Ever since the turmoil earlier this year, the U.S. stocks markets have been on a relentless upward march, with both the S&P 500 and the Nasdaq making new all-time highs.
However, since the start of September, both of these benchmark indices have undergone a considerable pullback, prompting some speculation that the top of the market might have already been reached.
A recent research note from Morgan Stanley’s (NYSE:MS) equity department discussed whether this correction should cause investors to be worried about the state of the market.
Just a bump in the road
Morgan Stanley’s equity research department, led by Chief Equity Strategist Mike Wilson, caused some skepticism earlier this year when it announced that the March financial crash would mark the beginning of a new bull market, but so far, it’s hard to find fault with their thesis. Wilson sees the September slowdown as a normal bull market pullback.
To support this point of view, the note points to the fact that the stocks that have led the recent pullback are the very same stocks that benefited the most from the imposition of lockdowns – the technology sector. The Nasdaq is currently trading down around 7% from its recent all-time high. It is therefore perhaps unsurprising that the most expensive stocks have experienced the biggest valuation corrections.
If Wilson is right that this is indeed just a bump in the road for an already expensive market, then that introduces a difficult conundrum for investors: should they take the plunge to avoid missing out on future gains, or should they wait for a better entry point?
Political risk continues to weigh heavily on these discussions, as both the passage of a congressional fiscal deal and the outcome of the U.S. presidential election are currently big uncertainties. The note recommends that investors trade carefully around these events and focus on less glamorous sectors:
“We remain focused on stocks and sectors that will exhibit the most operating leverage next year as the economy continues to reopen. This leads us to smaller capitalization stocks in the materials, industrials, financial, and consumer discretionary sectors. One area in particular to keep in mind is consumer services, things that you can’t consume or experience today because that part of the economy remains effectively closed.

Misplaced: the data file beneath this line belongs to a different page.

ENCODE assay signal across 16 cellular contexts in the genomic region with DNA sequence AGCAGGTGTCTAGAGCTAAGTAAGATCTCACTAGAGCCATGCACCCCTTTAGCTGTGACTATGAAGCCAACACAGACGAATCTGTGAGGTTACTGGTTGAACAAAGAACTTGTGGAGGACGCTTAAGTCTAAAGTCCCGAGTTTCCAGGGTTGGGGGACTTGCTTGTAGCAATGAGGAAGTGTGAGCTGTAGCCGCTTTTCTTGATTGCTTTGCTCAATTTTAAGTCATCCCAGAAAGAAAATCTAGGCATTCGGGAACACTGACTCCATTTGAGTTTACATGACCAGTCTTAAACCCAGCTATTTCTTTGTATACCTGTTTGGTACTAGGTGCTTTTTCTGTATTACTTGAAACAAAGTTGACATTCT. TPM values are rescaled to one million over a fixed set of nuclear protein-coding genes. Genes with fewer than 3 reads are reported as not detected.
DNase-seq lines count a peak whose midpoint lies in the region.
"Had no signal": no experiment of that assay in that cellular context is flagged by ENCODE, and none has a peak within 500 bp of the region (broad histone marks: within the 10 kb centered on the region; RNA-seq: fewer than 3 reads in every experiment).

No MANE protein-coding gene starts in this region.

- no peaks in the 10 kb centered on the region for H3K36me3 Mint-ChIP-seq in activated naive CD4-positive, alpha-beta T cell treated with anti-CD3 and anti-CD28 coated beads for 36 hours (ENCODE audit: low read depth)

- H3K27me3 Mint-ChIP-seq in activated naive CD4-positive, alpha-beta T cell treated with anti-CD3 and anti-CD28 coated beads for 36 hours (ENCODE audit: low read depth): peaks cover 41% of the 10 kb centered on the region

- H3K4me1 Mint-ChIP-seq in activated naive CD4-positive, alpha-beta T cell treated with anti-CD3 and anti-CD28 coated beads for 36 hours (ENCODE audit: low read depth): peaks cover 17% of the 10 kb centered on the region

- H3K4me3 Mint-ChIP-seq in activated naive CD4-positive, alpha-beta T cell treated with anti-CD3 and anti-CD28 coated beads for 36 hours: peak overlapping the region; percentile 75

Some examples include travel and leisure, restaurants, and building activities. Finally, I’ve been highlighting financials as the best way to participate in rising long term interest rates that should occur once we get through the congressional impasse on fiscal spending and the election is concluded. Bottom line, be patient and selective with new purchases over the next few weeks and months”.
Of course, value investors should not be concerned about missing out on gains in an overheated market, and instead should focus on looking to buy cheaply priced assets with a wide margin of safety. Look after the downside and the upside will eventually look after itself.
Disclosure: The author owns no stocks mentioned.
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About the author:
Stepan Lavrouk is a financial writer with a background in equity research and macro trading. Specific investing interests include energy, fundamental geoeconomic analysis and biotechnology. He holds a bachelor of science degree from Trinity College Dublin.